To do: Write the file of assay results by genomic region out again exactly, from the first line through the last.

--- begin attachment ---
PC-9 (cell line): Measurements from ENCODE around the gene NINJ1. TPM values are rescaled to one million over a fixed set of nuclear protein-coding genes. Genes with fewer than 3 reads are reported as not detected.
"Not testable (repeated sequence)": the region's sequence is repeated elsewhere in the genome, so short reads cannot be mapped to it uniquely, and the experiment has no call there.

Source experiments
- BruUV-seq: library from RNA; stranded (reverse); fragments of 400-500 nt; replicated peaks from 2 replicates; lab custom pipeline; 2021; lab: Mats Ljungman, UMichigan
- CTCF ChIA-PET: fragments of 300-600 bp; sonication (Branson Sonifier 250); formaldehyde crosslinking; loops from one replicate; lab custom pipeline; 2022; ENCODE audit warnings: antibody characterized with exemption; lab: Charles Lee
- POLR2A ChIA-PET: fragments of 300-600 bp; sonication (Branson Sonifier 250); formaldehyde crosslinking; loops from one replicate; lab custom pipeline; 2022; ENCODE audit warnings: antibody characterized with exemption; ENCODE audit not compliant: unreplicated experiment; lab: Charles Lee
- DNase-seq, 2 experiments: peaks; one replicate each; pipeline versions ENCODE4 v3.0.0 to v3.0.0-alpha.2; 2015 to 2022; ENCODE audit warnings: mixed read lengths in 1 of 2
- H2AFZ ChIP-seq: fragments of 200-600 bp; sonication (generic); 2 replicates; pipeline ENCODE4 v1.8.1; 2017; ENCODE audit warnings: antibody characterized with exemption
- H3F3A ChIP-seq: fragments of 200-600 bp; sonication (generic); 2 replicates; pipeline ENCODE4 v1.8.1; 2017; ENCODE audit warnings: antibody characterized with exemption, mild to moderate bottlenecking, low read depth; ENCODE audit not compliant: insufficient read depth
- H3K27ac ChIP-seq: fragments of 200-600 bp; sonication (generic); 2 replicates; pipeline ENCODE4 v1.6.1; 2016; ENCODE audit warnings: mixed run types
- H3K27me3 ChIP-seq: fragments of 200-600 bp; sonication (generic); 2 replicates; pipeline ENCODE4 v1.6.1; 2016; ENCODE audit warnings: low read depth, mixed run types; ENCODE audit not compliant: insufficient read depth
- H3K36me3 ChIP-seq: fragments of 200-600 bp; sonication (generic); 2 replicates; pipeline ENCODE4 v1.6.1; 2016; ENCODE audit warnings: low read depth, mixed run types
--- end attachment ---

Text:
PC-9 (cell line): Measurements from ENCODE around the gene NINJ1. TPM values are rescaled to one million over a fixed set of nuclear protein-coding genes. Genes with fewer than 3 reads are reported as not detected.
"Not testable (repeated sequence)": the region's sequence is repeated elsewhere in the genome, so short reads cannot be mapped to it uniquely, and the experiment has no call there.

Source experiments
- BruUV-seq: library from RNA; stranded (reverse); fragments of 400-500 nt; replicated peaks from 2 replicates; lab custom pipeline; 2021; lab: Mats Ljungman, UMichigan
- CTCF ChIA-PET: fragments of 300-600 bp; sonication (Branson Sonifier 250); formaldehyde crosslinking; loops from one replicate; lab custom pipeline; 2022; ENCODE audit warnings: antibody characterized with exemption; lab: Charles Lee
- POLR2A ChIA-PET: fragments of 300-600 bp; sonication (Branson Sonifier 250); formaldehyde crosslinking; loops from one replicate; lab custom pipeline; 2022; ENCODE audit warnings: antibody characterized with exemption; ENCODE audit not compliant: unreplicated experiment; lab: Charles Lee
- DNase-seq, 2 experiments: peaks; one replicate each; pipeline versions ENCODE4 v3.0.0 to v3.0.0-alpha.2; 2015 to 2022; ENCODE audit warnings: mixed read lengths in 1 of 2
- H2AFZ ChIP-seq: fragments of 200-600 bp; sonication (generic); 2 replicates; pipeline ENCODE4 v1.8.1; 2017; ENCODE audit warnings: antibody characterized with exemption
- H3F3A ChIP-seq: fragments of 200-600 bp; sonication (generic); 2 replicates; pipeline ENCODE4 v1.8.1; 2017; ENCODE audit warnings: antibody characterized with exemption, mild to moderate bottlenecking, low read depth; ENCODE audit not compliant: insufficient read depth
- H3K27ac ChIP-seq: fragments of 200-600 bp; sonication (generic); 2 replicates; pipeline ENCODE4 v1.6.1; 2016; ENCODE audit warnings: mixed run types
- H3K27me3 ChIP-seq: fragments of 200-600 bp; sonication (generic); 2 replicates; pipeline ENCODE4 v1.6.1; 2016; ENCODE audit warnings: low read depth, mixed run types; ENCODE audit not compliant: insufficient read depth
- H3K36me3 ChIP-seq: fragments of 200-600 bp; sonication (generic); 2 replicates; pipeline ENCODE4 v1.6.1; 2016; ENCODE audit warnings: low read depth, mixed run types